Comedy - Todd Barry served straight up, dry

The laconic comic shares Plaza Theatre bill with Neil Hamburger

"Oops, I smiled. We'll cut that out," comedian Todd Barry says on Super Crazy, his new CD and Comedy Central stand-up special. He's joking — obviously he didn't cut out the reference, since it's right there — but also reflecting on his sardonic stage persona.

Barry specializes in observational humor comparable to Jerry Seinfeld's, but it's vastly more dry and deadpan. On the ironically titled Super Crazy, he ponders such expressions as "lip-smacking good." "If you're smacking your lips when you eat, it's not because the food is good. It's because you need to learn how to eat." At his upcoming Plaza Theatre performance on Aug. 24, Barry provides a soft-spoken counterbalance to his more conceptual co-headliner Neil Hamburger, who specializes in deliberately terrible jokes.

On stage, Barry projects the point of view of an everyman — OK, a pretty darn sarcastic everyman — alert to life's petty annoyances. He's more aggressively insolent when playing a fictional version of himself on Adult Swim's "Delocated" or an ambitious bongo player on "Flight of the Conchords." He gave his highest-profile acting appearance to date as Mickey Rourke's jerky boss in The Wrestler.

Barry belongs to the same generation of comics as Louis C.K. and Marc Maron who broke through in the 1990s. On C.K.'s acclaimed series "Louie," Barry plays himself as part of C.K.'s acerbic circle of friends. On one appearance, Barry suggests that C.K.'s mother knows how different kinds of diarrhea tastes. C.K.: "Are you saying that's because she eats a lot of diarrhea?" Barry: "I don't know where she gets her information." "On 'Louie,' I think it's the way I really do talk to Louie," he says, of playing himself. "'Delocated' is much more of a surreal show, in which I'm sort of thrown in, so it's less like me."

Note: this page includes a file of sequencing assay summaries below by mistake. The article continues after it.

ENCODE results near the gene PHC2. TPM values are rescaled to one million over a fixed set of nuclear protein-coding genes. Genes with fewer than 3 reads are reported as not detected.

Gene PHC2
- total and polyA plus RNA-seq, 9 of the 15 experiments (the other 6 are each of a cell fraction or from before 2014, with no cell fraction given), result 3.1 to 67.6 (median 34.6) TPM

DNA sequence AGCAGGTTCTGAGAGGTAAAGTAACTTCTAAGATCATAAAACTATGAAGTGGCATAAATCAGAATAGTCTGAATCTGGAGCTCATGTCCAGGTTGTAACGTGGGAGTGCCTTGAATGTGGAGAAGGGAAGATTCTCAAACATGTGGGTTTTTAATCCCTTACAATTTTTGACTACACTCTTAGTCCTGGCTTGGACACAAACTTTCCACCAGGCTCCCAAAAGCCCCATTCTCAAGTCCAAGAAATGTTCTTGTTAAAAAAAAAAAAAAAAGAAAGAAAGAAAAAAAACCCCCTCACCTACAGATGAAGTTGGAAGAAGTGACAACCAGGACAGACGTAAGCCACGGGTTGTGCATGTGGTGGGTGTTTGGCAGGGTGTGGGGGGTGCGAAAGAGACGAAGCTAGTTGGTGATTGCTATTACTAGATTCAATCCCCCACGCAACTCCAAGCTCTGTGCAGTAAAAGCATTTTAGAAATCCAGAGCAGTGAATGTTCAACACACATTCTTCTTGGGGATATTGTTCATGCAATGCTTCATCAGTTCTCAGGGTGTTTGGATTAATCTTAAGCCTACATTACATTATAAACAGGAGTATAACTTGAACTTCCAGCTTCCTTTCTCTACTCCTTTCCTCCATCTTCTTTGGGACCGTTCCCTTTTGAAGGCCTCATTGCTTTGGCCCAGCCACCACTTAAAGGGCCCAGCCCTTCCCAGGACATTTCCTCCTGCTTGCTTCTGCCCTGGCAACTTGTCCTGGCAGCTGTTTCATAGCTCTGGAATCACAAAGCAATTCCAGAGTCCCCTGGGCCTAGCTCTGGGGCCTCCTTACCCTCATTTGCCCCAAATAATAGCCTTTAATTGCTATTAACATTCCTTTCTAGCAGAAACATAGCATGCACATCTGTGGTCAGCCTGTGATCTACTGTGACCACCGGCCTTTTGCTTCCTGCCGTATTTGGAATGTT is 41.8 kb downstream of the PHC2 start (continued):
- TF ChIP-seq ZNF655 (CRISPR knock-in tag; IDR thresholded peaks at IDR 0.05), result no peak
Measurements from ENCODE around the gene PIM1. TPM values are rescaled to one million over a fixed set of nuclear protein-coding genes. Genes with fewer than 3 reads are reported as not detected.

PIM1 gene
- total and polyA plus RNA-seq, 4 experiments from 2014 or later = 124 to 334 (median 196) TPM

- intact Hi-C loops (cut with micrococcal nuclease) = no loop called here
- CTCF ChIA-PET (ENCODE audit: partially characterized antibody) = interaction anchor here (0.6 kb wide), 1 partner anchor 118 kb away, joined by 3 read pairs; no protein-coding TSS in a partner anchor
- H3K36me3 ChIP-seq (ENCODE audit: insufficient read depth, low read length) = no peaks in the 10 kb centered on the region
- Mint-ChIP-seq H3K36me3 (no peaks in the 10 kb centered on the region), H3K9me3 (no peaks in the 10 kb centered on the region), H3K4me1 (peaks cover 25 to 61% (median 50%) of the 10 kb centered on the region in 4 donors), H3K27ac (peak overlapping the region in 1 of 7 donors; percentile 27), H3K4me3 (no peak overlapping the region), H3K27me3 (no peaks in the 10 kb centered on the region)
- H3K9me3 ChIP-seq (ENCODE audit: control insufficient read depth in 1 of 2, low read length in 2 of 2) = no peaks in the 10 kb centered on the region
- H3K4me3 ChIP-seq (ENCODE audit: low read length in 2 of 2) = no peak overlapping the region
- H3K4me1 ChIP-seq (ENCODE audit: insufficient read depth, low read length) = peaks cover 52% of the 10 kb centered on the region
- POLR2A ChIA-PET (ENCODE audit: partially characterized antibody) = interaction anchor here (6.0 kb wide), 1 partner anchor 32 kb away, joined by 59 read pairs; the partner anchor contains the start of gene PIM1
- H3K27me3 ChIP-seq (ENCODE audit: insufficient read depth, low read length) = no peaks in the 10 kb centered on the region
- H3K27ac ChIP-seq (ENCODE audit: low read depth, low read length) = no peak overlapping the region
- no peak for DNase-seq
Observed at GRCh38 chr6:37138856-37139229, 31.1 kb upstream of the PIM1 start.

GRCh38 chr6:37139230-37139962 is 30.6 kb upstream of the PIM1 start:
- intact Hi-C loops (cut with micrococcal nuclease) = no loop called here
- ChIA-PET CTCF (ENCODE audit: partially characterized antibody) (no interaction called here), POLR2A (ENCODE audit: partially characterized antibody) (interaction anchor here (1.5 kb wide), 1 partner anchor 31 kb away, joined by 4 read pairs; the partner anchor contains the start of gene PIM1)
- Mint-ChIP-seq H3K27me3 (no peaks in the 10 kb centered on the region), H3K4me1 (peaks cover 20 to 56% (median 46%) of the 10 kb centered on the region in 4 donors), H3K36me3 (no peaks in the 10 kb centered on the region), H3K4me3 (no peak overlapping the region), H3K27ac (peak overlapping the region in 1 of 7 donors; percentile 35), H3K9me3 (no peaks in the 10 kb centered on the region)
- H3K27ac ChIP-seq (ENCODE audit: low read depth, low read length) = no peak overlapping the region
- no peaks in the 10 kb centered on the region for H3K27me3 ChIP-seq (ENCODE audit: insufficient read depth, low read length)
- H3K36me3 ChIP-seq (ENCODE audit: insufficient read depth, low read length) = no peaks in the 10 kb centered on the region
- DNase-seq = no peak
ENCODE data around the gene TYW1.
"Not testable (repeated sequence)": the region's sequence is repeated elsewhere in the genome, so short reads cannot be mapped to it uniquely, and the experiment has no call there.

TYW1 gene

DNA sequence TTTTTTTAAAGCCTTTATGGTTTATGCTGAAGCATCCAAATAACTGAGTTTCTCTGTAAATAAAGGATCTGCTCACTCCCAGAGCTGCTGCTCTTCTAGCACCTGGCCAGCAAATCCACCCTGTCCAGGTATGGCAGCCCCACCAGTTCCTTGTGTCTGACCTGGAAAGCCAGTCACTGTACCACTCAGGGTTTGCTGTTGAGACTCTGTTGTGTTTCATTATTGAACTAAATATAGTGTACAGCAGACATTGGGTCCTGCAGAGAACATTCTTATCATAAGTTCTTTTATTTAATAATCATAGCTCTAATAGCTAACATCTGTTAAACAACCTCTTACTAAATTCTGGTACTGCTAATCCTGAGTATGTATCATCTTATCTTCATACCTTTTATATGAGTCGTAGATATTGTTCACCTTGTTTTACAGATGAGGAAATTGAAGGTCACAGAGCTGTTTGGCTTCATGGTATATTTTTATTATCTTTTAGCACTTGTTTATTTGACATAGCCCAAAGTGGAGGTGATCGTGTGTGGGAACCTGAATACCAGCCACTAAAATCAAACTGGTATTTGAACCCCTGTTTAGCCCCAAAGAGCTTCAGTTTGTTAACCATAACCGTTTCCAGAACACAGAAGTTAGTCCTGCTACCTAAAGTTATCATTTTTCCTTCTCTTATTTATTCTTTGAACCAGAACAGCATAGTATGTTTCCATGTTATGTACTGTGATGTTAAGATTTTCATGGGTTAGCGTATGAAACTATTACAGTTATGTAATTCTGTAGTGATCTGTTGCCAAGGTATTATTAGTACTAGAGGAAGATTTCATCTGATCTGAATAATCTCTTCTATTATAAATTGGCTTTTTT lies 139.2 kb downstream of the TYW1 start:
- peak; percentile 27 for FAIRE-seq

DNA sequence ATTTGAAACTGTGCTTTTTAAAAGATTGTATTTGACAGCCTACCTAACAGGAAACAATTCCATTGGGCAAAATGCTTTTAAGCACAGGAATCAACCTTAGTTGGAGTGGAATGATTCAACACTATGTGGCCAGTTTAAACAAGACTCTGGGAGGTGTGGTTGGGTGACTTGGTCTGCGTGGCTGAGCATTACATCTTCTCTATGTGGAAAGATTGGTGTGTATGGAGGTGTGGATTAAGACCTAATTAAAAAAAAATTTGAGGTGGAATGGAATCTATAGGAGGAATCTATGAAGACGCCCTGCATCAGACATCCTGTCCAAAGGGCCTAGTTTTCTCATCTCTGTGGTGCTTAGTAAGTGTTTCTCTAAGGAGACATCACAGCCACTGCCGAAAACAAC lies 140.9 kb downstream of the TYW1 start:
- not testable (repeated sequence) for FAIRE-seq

Barry doesn't quite embrace C.K.'s penchant for immediately retiring all of his new material once it's released on an album and TV special. "I don't think I'll be able to retire all of it. I think it's a weird time for me to be going on tour. I don't think most of the audience will have seen the special or heard the album, but I don't want to disappoint someone who has. There will be a nice chunk of new material in there," he says.

Thanks to Twitter, podcasts, and other Internet-based delivery systems, stand-up comedy seems to have attained a higher level of popularity and accessibility. Barry stays active on Twitter, but proves ambivalent about the Internet's ability to support stand-up. "People on Twitter are getting a huge following, and the good thing about YouTube is that you can create your own little empire," he says. "But it's also a good way to know about people who loathe you, so it's a double-edged sword."

Barry always maintained a martini-dry approach to his comedic delivery, even when he was starting out, and dismisses the idea that high-energy comics can more easily win over a crowd: "I don't know why that would be. Overall, I guess there's an advantage to being a high-energy act, but high-energy acts bomb all the time. It's more about what you're saying."

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